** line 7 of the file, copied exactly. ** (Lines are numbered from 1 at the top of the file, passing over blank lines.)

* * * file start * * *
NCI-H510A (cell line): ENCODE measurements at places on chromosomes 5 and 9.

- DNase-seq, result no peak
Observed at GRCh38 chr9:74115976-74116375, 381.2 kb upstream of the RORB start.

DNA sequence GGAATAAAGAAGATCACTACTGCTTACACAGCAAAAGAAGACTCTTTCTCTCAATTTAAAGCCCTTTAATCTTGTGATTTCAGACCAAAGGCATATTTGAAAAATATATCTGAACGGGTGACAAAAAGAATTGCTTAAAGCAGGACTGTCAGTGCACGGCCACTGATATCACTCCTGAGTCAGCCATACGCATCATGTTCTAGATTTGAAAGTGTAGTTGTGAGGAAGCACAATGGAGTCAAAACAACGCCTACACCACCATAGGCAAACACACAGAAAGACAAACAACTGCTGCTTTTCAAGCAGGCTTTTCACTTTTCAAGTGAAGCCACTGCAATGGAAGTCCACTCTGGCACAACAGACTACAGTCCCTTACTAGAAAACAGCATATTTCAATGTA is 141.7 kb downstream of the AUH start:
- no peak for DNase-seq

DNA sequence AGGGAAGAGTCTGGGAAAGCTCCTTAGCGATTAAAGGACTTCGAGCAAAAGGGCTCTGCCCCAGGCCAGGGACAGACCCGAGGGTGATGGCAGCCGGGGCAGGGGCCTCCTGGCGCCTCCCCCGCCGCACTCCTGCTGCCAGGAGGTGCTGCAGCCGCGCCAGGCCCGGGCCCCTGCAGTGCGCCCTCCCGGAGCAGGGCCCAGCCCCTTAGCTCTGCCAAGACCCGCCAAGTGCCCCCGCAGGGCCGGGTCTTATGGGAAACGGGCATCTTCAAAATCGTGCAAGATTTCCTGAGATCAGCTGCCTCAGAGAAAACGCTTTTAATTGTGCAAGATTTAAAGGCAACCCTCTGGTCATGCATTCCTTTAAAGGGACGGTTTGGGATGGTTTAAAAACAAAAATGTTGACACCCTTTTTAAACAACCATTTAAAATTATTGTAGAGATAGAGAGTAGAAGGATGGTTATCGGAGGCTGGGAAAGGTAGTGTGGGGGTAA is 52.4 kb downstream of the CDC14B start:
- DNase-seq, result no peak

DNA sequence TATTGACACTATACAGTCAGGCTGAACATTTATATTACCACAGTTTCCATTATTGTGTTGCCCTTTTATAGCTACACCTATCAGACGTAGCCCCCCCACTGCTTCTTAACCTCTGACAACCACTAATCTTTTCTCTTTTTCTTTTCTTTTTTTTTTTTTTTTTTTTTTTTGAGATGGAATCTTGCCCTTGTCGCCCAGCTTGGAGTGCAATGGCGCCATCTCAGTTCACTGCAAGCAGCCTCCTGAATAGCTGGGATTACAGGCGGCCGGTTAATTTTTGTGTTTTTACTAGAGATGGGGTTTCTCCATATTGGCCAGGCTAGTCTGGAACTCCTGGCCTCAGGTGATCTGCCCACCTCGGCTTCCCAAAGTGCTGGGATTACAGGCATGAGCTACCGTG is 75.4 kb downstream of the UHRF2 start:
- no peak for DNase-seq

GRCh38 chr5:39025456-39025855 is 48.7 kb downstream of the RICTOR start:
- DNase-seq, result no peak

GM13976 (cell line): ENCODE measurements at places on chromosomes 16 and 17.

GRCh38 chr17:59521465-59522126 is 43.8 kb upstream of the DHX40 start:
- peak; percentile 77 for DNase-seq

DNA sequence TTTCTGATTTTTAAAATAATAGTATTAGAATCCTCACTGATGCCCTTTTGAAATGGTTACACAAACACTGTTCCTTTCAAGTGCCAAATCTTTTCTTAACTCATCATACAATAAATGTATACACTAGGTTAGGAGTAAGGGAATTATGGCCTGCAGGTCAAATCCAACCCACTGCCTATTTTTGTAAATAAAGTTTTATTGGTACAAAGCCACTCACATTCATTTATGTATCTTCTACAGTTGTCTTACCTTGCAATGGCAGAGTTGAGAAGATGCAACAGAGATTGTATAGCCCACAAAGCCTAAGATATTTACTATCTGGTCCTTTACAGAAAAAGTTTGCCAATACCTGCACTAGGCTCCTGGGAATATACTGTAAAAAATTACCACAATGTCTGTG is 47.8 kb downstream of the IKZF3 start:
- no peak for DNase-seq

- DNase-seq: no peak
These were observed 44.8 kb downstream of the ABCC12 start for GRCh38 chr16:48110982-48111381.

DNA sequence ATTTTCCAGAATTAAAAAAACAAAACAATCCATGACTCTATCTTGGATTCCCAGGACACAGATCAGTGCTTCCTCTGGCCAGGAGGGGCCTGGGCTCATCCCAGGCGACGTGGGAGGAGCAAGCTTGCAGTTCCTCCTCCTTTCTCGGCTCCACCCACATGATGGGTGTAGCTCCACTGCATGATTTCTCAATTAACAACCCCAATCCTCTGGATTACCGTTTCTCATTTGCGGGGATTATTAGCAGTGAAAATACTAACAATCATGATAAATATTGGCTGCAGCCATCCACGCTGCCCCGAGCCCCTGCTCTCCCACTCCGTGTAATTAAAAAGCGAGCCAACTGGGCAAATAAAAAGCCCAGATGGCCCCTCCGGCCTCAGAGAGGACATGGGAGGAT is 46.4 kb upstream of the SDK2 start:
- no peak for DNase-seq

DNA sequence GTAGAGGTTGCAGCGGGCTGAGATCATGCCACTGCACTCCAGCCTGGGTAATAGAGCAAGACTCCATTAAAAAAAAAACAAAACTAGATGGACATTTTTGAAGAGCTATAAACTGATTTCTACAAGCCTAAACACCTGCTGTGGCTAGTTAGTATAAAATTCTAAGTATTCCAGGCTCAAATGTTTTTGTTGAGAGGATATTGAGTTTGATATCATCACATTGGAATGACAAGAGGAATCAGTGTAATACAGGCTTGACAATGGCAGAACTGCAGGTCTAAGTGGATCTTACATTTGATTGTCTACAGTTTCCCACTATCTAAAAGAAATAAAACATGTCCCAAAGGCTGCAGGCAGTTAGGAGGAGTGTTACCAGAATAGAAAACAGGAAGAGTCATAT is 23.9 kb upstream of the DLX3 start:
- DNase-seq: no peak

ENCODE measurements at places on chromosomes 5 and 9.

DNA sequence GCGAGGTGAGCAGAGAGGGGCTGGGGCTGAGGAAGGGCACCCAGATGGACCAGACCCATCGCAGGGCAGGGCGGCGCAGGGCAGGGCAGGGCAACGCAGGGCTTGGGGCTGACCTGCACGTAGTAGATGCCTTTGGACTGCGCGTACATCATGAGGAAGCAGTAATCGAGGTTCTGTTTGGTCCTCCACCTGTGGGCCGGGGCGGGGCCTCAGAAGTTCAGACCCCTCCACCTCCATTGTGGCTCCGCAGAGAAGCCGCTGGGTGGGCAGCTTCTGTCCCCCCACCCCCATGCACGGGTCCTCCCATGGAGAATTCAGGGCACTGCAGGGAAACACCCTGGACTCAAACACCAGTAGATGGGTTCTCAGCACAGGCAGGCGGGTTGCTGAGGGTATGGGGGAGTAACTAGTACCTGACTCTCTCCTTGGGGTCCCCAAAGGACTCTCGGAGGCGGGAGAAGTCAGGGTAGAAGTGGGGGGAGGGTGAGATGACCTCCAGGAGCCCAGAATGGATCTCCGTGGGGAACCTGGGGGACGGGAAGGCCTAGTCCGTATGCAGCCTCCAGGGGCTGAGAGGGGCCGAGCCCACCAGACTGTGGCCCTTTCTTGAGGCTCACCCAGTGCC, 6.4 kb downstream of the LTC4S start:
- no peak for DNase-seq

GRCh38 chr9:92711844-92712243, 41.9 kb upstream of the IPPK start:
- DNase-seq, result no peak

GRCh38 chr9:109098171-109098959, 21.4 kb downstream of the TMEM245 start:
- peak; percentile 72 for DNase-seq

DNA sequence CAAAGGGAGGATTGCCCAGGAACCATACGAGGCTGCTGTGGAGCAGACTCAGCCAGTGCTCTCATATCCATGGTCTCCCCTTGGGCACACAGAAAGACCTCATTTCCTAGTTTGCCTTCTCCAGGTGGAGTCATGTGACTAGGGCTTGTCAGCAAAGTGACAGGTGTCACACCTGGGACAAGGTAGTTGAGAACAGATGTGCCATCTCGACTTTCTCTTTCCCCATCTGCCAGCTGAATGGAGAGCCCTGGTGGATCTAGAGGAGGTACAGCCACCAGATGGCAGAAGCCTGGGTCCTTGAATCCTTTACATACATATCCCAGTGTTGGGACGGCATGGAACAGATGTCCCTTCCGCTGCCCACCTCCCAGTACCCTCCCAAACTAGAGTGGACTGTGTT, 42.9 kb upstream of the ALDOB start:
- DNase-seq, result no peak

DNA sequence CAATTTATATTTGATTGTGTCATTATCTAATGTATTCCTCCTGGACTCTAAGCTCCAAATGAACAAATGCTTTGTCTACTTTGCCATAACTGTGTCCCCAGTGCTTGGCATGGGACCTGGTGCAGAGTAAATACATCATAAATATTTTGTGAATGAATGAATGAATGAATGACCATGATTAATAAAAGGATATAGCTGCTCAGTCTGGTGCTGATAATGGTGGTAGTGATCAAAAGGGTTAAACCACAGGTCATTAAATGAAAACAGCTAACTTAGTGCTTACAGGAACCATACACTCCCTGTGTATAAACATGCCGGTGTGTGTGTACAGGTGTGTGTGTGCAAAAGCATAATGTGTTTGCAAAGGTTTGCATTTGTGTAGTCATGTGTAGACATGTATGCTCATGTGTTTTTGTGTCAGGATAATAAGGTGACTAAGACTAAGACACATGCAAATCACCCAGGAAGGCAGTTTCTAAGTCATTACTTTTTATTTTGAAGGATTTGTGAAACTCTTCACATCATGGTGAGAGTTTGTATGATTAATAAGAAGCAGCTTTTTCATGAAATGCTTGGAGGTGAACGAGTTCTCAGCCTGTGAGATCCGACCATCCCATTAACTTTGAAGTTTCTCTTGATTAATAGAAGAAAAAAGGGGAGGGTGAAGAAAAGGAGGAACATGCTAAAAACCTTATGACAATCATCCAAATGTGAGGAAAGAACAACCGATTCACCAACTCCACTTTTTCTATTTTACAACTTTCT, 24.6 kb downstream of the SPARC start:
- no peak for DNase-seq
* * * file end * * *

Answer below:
- DNase-seq, result no peak